Retirement in the UK
In common with other OECD countries, the UK experienced more than two decades of declining labour-market activity among older men from the 1970s to the early 1990s, a trend that has only recently shown signs of being reversed. Retirement decisions are heavily shaped by institutional context and in the UK this has led to there being two distinct groups with very different 'retirement' experiences. At the top of the wealth distribution, early retirement has typically been influenced by private, occupational pensions; at the bottom of the wealth distribution individuals are even more likely to be not working in their 50s, but do not typically define themselves as retired, and draw on income support, or more usually, disability benefits. Policy-makers keen to increase effective retirement ages will need to consider the very different circumstances of these two groups. Copyright 2006, Oxford University Press.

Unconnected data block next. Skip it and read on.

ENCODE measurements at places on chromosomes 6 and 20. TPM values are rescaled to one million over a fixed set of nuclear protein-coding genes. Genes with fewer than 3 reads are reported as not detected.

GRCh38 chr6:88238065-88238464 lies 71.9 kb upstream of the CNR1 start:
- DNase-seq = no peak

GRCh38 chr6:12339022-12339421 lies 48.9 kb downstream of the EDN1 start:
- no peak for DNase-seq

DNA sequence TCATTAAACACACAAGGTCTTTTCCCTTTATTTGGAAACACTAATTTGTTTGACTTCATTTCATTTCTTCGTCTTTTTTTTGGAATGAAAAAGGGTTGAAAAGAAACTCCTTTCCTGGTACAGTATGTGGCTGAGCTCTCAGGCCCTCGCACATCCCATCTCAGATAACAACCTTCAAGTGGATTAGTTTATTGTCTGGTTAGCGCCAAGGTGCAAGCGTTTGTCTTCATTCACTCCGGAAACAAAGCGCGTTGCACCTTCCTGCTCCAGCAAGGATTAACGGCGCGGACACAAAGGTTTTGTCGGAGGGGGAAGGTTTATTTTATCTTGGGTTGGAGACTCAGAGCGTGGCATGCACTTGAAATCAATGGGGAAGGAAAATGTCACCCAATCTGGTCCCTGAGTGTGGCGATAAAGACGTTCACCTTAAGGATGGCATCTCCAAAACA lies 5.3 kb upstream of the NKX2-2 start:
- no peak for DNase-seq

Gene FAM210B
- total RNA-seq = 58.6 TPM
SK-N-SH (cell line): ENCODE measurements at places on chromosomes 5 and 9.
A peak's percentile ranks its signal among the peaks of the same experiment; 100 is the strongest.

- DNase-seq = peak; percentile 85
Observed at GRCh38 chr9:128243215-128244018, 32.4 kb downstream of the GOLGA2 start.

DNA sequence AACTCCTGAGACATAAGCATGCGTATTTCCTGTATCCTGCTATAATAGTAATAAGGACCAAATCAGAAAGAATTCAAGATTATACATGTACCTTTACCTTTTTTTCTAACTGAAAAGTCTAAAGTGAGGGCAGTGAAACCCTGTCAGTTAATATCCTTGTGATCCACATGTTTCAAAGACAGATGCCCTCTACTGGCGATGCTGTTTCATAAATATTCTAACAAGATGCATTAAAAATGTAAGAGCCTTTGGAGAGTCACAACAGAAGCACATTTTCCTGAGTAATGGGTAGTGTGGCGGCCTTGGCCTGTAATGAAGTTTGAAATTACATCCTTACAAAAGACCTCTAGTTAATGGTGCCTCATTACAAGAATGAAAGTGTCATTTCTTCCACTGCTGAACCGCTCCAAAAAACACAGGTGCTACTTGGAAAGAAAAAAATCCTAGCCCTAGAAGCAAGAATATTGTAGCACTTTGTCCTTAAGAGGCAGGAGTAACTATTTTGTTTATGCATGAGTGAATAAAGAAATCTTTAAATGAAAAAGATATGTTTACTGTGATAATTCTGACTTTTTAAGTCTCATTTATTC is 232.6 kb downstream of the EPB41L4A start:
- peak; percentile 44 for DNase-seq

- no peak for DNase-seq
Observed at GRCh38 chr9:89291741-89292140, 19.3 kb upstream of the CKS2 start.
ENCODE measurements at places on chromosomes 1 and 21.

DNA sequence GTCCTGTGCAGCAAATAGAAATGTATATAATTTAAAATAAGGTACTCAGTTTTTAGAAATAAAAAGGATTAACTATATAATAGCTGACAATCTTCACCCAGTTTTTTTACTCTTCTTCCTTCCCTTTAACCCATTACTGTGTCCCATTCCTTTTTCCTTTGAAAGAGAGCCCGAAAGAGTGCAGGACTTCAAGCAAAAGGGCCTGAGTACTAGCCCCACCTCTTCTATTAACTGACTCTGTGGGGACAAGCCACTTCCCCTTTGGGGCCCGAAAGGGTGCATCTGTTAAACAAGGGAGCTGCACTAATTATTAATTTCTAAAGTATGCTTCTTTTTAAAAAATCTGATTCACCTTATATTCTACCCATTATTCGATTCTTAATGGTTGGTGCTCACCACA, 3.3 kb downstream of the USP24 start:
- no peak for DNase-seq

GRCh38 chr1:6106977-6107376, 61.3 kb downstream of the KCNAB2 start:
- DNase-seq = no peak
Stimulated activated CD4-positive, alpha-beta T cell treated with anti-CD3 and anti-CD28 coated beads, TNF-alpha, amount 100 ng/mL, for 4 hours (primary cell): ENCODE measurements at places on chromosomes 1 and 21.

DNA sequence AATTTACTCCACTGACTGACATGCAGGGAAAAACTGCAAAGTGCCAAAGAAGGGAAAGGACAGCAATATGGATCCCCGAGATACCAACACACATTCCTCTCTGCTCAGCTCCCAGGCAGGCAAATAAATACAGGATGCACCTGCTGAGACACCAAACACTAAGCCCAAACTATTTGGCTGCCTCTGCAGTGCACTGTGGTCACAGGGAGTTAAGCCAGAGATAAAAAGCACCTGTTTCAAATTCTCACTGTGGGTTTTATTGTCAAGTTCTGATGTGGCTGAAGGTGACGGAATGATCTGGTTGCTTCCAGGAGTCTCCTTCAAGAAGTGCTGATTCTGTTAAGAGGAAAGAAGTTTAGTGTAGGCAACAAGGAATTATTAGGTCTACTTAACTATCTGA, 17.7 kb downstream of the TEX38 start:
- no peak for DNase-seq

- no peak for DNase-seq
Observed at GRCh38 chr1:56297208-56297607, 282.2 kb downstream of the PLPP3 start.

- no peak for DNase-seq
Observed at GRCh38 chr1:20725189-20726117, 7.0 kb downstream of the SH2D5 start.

To our knowledge, this item is not available for
download. To find whether it is available, there are three
1. Check below under "Related research" whether another version of this item is available online.
2. Check on the provider's web page whether it is in fact available.
3. Perform a search for a similarly titled item that would be available.
When requesting a correction, please mention this item's handle: RePEc:oup:oxford:v:22:y:2006:i:1:p:40-56. See general information about how to correct material in RePEc.
For technical questions regarding this item, or to correct its authors, title, abstract, bibliographic or download information, contact: (Oxford University Press)or (Christopher F. Baum)
If references are entirely missing, you can add them using this form.